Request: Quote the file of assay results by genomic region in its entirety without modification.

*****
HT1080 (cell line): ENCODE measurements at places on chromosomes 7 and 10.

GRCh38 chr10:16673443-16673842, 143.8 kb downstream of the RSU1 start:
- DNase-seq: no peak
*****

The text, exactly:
HT1080 (cell line): ENCODE measurements at places on chromosomes 7 and 10.

GRCh38 chr10:16673443-16673842, 143.8 kb downstream of the RSU1 start:
- DNase-seq: no peak